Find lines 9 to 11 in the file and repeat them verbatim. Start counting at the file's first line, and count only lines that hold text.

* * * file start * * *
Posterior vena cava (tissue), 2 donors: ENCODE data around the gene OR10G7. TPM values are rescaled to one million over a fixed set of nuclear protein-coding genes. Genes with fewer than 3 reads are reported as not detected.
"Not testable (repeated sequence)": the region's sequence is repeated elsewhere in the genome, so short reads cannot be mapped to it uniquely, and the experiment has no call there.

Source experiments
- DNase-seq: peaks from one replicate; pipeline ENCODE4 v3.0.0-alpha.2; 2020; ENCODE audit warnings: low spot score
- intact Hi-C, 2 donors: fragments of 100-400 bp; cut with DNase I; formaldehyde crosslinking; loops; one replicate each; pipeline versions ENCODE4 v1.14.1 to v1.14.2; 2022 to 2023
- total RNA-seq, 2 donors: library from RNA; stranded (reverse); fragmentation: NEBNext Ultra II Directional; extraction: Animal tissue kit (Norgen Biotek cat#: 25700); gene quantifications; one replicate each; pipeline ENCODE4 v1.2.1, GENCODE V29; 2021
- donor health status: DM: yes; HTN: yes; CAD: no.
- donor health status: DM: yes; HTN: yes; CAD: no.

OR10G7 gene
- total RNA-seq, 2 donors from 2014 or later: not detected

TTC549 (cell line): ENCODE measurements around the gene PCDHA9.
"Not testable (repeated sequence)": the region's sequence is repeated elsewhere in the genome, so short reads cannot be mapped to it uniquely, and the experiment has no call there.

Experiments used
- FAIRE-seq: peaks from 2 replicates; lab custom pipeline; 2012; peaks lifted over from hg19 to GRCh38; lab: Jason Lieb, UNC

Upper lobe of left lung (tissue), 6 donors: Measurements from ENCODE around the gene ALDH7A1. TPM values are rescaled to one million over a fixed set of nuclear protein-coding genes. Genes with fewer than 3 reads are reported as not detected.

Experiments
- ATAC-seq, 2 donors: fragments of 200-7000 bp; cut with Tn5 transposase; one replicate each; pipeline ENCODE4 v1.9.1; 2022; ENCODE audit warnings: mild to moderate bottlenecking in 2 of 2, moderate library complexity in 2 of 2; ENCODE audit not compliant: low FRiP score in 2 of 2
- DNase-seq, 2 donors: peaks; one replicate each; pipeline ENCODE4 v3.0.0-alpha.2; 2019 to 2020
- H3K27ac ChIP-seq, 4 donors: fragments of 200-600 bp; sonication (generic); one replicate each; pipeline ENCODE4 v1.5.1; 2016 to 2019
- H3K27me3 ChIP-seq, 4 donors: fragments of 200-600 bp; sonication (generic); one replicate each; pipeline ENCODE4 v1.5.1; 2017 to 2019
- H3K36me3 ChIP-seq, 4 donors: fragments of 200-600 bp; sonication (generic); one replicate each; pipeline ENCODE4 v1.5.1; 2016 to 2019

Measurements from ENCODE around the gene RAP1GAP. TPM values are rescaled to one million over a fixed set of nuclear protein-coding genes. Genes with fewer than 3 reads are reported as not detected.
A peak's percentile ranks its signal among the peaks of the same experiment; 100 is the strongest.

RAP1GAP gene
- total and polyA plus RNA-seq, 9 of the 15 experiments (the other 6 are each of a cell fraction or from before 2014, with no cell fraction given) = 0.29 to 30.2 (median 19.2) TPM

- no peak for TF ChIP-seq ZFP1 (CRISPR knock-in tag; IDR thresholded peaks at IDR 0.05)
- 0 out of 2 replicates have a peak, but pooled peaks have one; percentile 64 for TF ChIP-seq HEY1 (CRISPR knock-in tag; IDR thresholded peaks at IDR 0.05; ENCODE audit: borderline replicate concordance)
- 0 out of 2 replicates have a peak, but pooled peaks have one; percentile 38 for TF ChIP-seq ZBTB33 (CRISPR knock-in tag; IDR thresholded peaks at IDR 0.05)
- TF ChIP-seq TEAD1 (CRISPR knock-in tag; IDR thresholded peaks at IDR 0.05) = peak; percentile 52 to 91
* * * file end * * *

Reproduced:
OR10G7 gene
- total RNA-seq, 2 donors from 2014 or later: not detected

TTC549 (cell line): ENCODE measurements around the gene PCDHA9.